1Department of Dermatology, Peking University Shenzhen Hospital, Shenzhen Key Laboratory for Translational Medicine of Dermatology, Shenzhen 518036, and 2Department of Dermatology, Peking University First Hospital, Beijing Key Laboratory of Molecular Diagnosis on Dermatoses, National Clinical Research Center for Skin and Immune Diseases, Beijing 100034, China.*E-mails: firstname.lastname@example.org; email@example.com
#These authors contributed equally.
An 8-year-old Chinese girl had a 7-year history of blisters and erythema affecting the right side of her trunk and extremities (Fig. 1). These itchy lesions first appeared on the dorsum of her right hand at the age of 1 year, and they easily ruptured, leading to macerated or crusted erosions/plaques. Hyper- or hypopigmentation was noted after the lesions healed. The lesions progressed to involve her right body generally, with a linear distribution on her right extremities. The lesions exacerbated in summer. No extracutaneous abnormalities were found. Her father and grandfather had mild and recurrent blisters and erosions distributed symmetrically at intertriginous sites, with an onset age of around 30 years. A biopsy specimen was obtained from the lesion on the abdomen.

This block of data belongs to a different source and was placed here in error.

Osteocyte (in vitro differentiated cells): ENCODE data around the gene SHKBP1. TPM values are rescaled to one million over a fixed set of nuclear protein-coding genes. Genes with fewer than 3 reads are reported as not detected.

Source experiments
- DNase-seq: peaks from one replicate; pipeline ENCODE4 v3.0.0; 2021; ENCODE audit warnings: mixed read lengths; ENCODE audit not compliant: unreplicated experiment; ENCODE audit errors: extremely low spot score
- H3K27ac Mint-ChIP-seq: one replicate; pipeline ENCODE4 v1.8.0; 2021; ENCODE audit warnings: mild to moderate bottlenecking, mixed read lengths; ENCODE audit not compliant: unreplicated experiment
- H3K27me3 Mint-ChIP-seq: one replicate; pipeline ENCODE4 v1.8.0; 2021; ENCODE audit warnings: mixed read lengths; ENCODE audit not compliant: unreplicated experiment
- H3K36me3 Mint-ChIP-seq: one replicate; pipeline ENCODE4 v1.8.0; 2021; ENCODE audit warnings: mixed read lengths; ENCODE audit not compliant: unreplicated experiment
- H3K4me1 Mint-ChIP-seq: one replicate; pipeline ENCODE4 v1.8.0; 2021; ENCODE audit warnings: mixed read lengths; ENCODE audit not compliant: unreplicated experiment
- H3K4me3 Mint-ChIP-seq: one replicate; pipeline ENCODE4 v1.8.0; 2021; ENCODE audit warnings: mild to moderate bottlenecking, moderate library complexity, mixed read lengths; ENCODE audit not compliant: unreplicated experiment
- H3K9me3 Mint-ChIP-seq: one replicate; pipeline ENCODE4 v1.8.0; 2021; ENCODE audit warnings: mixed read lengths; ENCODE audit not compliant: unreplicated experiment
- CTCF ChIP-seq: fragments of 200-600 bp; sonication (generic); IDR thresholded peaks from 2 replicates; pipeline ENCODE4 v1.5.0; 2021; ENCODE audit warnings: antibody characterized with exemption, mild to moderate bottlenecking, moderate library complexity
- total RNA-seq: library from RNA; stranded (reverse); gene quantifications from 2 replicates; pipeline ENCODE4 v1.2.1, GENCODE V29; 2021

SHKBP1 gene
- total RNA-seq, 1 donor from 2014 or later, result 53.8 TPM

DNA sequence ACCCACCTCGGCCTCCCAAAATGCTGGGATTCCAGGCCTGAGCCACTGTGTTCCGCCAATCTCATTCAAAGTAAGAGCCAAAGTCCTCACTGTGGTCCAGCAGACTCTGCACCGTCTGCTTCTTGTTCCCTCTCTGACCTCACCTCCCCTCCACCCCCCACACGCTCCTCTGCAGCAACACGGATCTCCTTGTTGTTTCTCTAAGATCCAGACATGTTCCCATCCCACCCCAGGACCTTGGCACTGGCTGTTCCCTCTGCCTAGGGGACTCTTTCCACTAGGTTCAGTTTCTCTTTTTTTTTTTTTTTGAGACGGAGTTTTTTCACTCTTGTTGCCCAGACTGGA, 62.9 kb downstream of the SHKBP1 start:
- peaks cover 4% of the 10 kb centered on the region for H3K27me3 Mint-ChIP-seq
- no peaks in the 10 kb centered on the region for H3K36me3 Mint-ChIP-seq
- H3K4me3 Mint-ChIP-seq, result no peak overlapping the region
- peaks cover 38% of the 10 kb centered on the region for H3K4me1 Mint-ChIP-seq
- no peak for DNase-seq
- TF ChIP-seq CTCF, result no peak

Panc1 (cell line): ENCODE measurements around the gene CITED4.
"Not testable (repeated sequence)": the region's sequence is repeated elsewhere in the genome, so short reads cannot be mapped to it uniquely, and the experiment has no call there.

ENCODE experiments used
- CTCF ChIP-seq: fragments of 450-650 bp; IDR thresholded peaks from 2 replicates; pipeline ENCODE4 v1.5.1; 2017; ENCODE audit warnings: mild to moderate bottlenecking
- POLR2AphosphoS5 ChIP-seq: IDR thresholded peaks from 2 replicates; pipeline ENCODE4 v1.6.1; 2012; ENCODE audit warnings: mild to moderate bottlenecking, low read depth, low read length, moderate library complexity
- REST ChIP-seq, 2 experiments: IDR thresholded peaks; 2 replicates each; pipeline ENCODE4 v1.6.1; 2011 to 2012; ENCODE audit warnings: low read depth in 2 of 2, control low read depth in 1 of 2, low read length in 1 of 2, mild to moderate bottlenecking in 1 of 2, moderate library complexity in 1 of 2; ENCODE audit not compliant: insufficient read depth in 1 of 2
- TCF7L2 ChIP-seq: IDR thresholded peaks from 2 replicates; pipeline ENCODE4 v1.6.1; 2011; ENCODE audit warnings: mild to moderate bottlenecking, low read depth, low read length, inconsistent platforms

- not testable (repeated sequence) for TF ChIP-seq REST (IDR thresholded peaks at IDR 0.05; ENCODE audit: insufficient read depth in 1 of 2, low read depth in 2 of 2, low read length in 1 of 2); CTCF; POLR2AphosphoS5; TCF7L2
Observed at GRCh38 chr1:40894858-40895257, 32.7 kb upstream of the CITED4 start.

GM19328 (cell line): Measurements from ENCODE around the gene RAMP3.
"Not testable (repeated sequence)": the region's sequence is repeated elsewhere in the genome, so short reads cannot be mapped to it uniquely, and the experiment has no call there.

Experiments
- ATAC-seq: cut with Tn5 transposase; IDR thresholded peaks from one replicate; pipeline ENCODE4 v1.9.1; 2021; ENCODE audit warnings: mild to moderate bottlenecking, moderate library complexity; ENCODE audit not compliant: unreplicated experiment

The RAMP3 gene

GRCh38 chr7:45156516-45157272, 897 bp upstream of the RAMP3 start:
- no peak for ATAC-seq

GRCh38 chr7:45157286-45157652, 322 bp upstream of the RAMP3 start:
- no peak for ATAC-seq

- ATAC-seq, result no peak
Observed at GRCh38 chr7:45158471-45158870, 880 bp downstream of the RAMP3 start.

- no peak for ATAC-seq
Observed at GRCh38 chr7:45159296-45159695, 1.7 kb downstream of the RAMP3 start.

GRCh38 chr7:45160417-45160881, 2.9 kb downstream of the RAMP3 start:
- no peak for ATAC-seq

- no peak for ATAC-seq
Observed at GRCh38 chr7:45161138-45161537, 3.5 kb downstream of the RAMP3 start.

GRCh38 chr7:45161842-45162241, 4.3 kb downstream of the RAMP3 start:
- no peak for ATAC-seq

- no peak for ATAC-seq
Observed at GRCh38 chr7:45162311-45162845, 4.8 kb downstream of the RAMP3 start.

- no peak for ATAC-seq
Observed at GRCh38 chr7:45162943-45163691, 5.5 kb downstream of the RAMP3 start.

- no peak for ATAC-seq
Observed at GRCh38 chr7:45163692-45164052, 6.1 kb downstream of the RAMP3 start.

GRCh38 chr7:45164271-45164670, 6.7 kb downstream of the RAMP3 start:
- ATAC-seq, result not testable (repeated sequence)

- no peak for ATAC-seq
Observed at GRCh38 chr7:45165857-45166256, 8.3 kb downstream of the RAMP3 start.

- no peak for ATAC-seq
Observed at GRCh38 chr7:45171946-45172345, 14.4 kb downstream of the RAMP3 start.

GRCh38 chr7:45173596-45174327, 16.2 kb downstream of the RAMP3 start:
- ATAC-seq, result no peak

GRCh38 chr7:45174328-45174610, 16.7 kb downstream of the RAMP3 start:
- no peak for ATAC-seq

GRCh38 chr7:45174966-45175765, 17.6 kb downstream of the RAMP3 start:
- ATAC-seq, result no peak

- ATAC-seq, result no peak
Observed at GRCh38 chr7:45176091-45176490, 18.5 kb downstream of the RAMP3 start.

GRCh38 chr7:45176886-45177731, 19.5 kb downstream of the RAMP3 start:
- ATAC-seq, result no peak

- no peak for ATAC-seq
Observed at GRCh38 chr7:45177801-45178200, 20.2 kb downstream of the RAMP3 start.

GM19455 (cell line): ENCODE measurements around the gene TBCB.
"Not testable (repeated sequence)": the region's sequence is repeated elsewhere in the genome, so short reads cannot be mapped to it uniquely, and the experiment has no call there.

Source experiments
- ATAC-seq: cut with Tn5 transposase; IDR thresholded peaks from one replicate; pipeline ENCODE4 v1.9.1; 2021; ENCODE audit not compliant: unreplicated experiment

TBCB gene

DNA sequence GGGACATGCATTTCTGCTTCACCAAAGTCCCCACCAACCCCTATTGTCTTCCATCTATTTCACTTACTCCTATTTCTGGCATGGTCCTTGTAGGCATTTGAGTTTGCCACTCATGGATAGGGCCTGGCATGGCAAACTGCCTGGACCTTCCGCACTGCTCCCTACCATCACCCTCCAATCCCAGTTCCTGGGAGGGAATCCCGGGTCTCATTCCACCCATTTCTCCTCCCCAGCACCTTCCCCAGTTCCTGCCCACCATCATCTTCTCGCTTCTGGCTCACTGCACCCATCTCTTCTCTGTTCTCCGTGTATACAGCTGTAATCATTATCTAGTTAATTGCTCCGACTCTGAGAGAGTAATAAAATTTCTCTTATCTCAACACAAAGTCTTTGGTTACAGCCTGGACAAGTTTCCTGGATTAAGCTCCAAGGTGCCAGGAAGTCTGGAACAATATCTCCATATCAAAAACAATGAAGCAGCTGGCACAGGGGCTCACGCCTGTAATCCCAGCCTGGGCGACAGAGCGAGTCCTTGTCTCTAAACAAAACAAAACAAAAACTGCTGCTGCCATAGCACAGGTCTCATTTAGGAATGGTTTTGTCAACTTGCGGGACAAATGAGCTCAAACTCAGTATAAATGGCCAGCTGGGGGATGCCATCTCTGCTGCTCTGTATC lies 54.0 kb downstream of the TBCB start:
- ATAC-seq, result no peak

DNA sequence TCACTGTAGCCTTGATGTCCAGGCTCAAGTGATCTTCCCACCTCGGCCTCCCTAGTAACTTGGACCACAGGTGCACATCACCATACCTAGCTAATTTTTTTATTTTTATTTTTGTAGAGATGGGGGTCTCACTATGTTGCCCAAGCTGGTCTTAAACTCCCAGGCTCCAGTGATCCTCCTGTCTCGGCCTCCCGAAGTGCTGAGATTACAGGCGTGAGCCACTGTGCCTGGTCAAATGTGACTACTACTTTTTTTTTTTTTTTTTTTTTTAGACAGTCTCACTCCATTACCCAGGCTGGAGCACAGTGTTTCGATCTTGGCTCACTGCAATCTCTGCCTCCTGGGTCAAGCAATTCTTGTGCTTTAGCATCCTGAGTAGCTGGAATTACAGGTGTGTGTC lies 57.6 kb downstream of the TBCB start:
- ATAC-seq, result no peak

What is your diagnosis? See the next page for the answer.
Fig. 1. Clinical photography. (A) Linear hypopigmentation and erythema with vesicles on the right hand. (B) Flaccid vesicles, crusted erosions and/or plaques, and hyperpigmentation on the right lower extremity along with Blaschko’s lines. (C) Linear hypopigmentation on the right abdomen. (D) Hyperpigmentation on the right hip and linear hypopigmentation on the right lower extremity.
Acta Derm Venereol 2020; 100: adv000115.
Diagnosis: Type 2 segmental Hailey-Hailey disease
Histopathological examination revealed a suprabasal cleft with acantholysis, showing the sign of a ‘dilapidated brick wall’, as well as focal perivascular infiltration of lymphocytes in the superficial dermis (Fig. 2A). Genetic testing using DNA from the peripheral blood of the proband and her father revealed a heterozygous frameshift mutation c.1469delG (p.C490Lfs*11) in ATP2C1 (Fig. 2B). Further, Sanger sequencing using DNA extracted from the keratinocytes of the ‘dilapidated brick wall’ obtained by laser-captured microdissection revealed only a mutant allele (c.1469delG) (Fig. 2B), whereas in normal skin, equivalent peaks of the mutant and wild-type alleles were detected, as seen in the sequencing of blood DNA. Thus, a diagnosis of type 2 segmental Hailey-Hailey disease (HHD) was confirmed.